It doesn’t seem that Saudi Arabia will join the UAE-led bandwagon of normalisation with Israel, yet, but it has provided everything in support, thus confirming that it blesses the move by the Emirates and latterly Bahrain. Nor is Riyadh expressing any sensitivity about the Israeli presence in the Socotra Archipelago governorate, where a Saudi military base is located. However, it does not seem to want the UAE to be in control of the results of the very dangerous openness with the Israelis and dragging them into a battle for regional domination, where Turkey is the obvious target. This battle looks like having Socotra, the Strait of Bab Al-Mandab and the Gulf of Aden as a key arena.

I believe that the margin of freedom afforded to the legitimate Yemeni government based in Riyadh to express its rejection of normalisation with Israel is nothing but a tactic on the part of Saudi Arabia to distance itself from the direct consequences and negative repercussions of the Israeli presence in Yemen. This presence in itself is one of the shocking results of the coalition war led by Saudi Arabia in its southern neighbour.

We are facing a dangerous development that places this war in a new and different context. The regional confrontation established by direct and indirect Iranian intervention in Yemen has tempted Riyadh to divert the course of the battle.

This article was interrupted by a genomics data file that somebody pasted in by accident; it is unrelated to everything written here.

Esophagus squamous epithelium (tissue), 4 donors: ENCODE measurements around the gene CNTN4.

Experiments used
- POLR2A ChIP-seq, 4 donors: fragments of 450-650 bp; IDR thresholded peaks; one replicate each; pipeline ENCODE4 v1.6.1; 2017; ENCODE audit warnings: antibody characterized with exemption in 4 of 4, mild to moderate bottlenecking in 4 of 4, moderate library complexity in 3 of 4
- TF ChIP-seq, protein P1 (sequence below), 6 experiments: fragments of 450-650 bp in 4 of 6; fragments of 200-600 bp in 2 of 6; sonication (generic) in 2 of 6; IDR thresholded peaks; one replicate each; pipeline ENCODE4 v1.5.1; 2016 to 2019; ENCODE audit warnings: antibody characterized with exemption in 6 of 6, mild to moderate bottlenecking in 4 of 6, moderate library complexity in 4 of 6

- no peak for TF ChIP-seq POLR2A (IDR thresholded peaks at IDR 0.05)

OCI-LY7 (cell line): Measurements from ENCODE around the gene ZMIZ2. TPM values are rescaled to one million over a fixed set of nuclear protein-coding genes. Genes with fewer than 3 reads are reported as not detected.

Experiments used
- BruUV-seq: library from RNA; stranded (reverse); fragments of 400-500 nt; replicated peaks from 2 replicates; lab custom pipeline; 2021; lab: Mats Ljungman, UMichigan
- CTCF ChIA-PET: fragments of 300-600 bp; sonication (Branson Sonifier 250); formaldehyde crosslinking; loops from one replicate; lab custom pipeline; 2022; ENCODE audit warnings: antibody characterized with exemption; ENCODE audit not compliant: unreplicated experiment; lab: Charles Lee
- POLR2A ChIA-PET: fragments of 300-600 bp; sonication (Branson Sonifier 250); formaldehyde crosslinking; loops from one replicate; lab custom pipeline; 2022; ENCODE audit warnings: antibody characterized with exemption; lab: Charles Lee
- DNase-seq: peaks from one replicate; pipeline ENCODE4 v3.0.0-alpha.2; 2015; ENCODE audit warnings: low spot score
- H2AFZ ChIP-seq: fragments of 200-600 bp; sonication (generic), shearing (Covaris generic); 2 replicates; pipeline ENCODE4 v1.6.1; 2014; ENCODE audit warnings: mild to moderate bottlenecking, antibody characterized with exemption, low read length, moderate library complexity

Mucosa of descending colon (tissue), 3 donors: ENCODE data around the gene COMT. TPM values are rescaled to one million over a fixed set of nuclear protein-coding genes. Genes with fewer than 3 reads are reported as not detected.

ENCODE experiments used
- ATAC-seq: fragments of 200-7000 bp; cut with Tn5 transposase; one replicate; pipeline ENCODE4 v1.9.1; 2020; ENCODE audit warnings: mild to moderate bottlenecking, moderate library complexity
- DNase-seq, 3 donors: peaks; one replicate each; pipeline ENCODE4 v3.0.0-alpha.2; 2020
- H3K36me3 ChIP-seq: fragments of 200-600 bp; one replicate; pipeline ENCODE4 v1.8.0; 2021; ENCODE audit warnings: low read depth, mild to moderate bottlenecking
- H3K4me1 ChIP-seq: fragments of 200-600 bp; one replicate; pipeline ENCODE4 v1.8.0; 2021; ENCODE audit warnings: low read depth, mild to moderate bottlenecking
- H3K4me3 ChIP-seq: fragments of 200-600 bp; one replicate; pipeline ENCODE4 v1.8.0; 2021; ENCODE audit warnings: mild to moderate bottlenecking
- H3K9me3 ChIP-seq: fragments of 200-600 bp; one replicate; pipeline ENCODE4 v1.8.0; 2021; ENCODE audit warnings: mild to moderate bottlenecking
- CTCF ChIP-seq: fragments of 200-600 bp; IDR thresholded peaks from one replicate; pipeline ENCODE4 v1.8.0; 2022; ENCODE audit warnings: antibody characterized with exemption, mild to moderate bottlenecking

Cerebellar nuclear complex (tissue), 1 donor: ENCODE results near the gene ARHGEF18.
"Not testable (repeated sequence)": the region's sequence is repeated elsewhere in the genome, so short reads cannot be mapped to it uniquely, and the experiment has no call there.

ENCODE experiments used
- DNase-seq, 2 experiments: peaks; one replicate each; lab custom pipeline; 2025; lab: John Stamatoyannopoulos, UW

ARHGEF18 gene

The UAE normalise ties with Israel - Cartoon [Sabaaneh/MiddleEastMonitor]

The UAE normalise ties with Israel – Cartoon [Sabaaneh/MiddleEastMonitor]

The coalition’s intervention has clearly changed from support for a neighbouring country and the restoration of its state while building sustainable peace based upon national partnership, and all under the umbrella of the federal democratic state. It is now a confrontation with ethnic and sectarian standpoints.

Saudi Arabia has pushed its Salafi brigades into a battle with what it calls the Iranian rejectionists, parallel with a war on the values on which the national battle of the Yemenis is based. This is in addition to the required recognition of the principle of partnership between the political components and the different parties, so that this intervention turns into an aggressive and subversive activity, and a Trojan horse to bring the enemies of the nation into Yemeni territories.